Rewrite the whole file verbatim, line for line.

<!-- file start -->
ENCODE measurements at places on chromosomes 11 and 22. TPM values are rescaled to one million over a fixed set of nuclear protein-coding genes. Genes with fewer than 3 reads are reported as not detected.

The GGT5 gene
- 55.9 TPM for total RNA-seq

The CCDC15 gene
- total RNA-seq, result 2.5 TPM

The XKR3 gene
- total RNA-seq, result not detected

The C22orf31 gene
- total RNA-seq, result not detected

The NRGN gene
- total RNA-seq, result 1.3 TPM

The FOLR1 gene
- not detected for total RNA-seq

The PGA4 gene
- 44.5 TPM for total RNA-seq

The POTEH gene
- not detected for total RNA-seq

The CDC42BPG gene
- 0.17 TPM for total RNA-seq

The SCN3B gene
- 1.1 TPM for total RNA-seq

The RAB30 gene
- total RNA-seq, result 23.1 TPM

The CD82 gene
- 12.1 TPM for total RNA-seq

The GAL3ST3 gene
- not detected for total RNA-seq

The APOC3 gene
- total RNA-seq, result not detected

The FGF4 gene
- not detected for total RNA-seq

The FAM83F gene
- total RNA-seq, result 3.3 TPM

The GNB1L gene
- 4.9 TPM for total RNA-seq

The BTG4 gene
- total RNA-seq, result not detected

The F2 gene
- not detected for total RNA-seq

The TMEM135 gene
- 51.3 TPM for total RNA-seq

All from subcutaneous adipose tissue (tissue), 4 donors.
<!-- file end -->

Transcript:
ENCODE measurements at places on chromosomes 11 and 22. TPM values are rescaled to one million over a fixed set of nuclear protein-coding genes. Genes with fewer than 3 reads are reported as not detected.

The GGT5 gene
- 55.9 TPM for total RNA-seq

The CCDC15 gene
- total RNA-seq, result 2.5 TPM

The XKR3 gene
- total RNA-seq, result not detected

The C22orf31 gene
- total RNA-seq, result not detected

The NRGN gene
- total RNA-seq, result 1.3 TPM

The FOLR1 gene
- not detected for total RNA-seq

The PGA4 gene
- 44.5 TPM for total RNA-seq

The POTEH gene
- not detected for total RNA-seq

The CDC42BPG gene
- 0.17 TPM for total RNA-seq

The SCN3B gene
- 1.1 TPM for total RNA-seq

The RAB30 gene
- total RNA-seq, result 23.1 TPM

The CD82 gene
- 12.1 TPM for total RNA-seq

The GAL3ST3 gene
- not detected for total RNA-seq

The APOC3 gene
- total RNA-seq, result not detected

The FGF4 gene
- not detected for total RNA-seq

The FAM83F gene
- total RNA-seq, result 3.3 TPM

The GNB1L gene
- 4.9 TPM for total RNA-seq

The BTG4 gene
- total RNA-seq, result not detected

The F2 gene
- not detected for total RNA-seq

The TMEM135 gene
- 51.3 TPM for total RNA-seq

All from subcutaneous adipose tissue (tissue), 4 donors.